With celebrity fans like Gywneth Paltrow on board, Geeta Sidhu-Robb is gearing up to take her raw food smoothies to the masses

New businesses tend to be born out of entrepreneurial zeal, career revaluation or happy accident - rarely out of necessity.

Yet that’s why Geeta Sidhu-Robb abandoned her high-flying corporate lawyer to create Nosh Detox. When her son was born in 1996, he suffered from a number of serious food allergies - from the age of three to 17 months he spent 240 days hospitalised.

Frustrated by the lack of dietary advice and support for parents in her position, Sidhu-Robb threw herself into studying the impact food has on the body. She hit upon a diet of cooked, raw and natural ingredients that met her son’s nutritional needs, but wouldn’t inflame his allergies. After a couple of days there was a noticeable change and before long her son’s allergies were cured. The episode inspired Sidhu-Robb to ditch her legal career in 2008 and retrain as a food technician and nutritionist, offering a home detox food service under the Nosh Detox brand name.

Four years later, her business is generating an annual turnover of £700,000 selling to clients including Hollywood star Gwyneth Paltrow. And Sidhu-Robb has just embarked on the next phase of her plan - to introduce raw food to the masses. Last month, a four-strong range of her 100% Raw smoothies were launched in Whole Foods Market. But just how receptive are the masses going to be to the idea of raw food - and how likely is Sidhu-Robb to win a listing for the smoothies in the multiples?

The smoothies were originally introduced to Nosh Detox’s home delivery clients a few months after Sidhu-Robb set up the business. “We thought we should blend juices and give them to people because it’s the fastest way to hide superfoods because of the taste of them,” she explains.

But Sidhu-Robb quickly set her sights on developing the product for a retail environment, which proved to be a painstaking process. “We wanted to put them on the shelf somewhere, but we didn’t want to heat treat them and couldn’t find another way to do it.”

“We thought Whole Foods Market had taken them off the shelf but they’d sold out. And they sold out the next week”

So she hired an food expert to explore ways to lock in the nutrients and provide a shelf life that was almost double that of a standard heat -treated smoothie.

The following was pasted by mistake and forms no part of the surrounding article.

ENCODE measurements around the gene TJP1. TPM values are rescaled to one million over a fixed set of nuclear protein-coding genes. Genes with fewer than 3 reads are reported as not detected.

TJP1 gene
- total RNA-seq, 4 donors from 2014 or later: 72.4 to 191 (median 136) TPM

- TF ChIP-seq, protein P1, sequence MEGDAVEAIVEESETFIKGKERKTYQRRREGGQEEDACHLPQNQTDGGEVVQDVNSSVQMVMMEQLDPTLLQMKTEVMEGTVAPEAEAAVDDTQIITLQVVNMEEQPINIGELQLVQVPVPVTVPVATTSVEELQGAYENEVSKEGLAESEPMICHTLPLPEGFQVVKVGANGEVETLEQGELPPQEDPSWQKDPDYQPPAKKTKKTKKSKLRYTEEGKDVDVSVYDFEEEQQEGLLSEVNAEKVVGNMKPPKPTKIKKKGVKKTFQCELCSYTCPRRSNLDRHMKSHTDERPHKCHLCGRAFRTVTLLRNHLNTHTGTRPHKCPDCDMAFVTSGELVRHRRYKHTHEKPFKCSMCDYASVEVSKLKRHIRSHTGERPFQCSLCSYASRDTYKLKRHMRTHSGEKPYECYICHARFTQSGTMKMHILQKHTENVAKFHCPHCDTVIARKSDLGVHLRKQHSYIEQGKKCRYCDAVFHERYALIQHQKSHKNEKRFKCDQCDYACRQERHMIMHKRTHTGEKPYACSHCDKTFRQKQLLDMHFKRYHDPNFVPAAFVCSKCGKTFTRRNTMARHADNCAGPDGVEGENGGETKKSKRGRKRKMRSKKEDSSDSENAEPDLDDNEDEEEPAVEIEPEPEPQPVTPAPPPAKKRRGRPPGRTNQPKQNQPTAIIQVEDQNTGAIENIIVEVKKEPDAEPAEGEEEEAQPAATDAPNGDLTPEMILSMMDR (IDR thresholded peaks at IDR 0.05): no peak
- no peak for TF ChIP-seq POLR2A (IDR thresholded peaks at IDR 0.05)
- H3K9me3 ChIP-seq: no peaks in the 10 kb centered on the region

The solution was cold press technology, which allows the fruit and other ingredients in each Raw Smoothie to retain more vitamins, minerals, antioxidants and enzymes than conventional smoothies, claims Sidhu-Robb. With the manufacturing process licked, the next challenge was launching the product.

“We were taking a product that doesn’t exist in the mainstream. It’s a very fast-growing niche market that your average buyer would never have come across and doesn’t care about,” says Sidhu-Robb. “Plus it only has a 30-day shelf life, so we’ve ticked as many boxes as we can to irritate people, but they gave me the opportunity to go in and say this is why I think it matters and this is where it’s going. They were all fantastic and were willing to give us a trial.”

Early listings were secured with independent retail outlets and Planet Organic, but then in August Whole Foods Market confirmed it was willing to give the product shelf space in early September, which is when sales really started to take off.

“Three days after the smoothies launched into Whole Foods Market, we went in to take photos for our records but couldn’t find them. We thought they’d taken them off the shelf but they’d sold out. And they sold out the next week, so we had to increase production. Then everybody sold out. It’s a nice problem, but really frightening.”

Next up is the mults, although Sidhu-Robb says she intends to allow further momentum to build behind the brand before she approaches them. When she does she has to hand the results of blind taste tests with pedestrians in London and Oxford - 72% said they preferred them over Innocent. She has four more Nosh product lines that she would like to one day bring to market, but for now her focus is on growing awareness and educating people about the next generation of raw rood, which she is “lighter, healthier and not packed full of nuts”.

As for her son, who is about to turn 16, the only thing he’s allergic to these days, says Sidhu-Robb, is homework.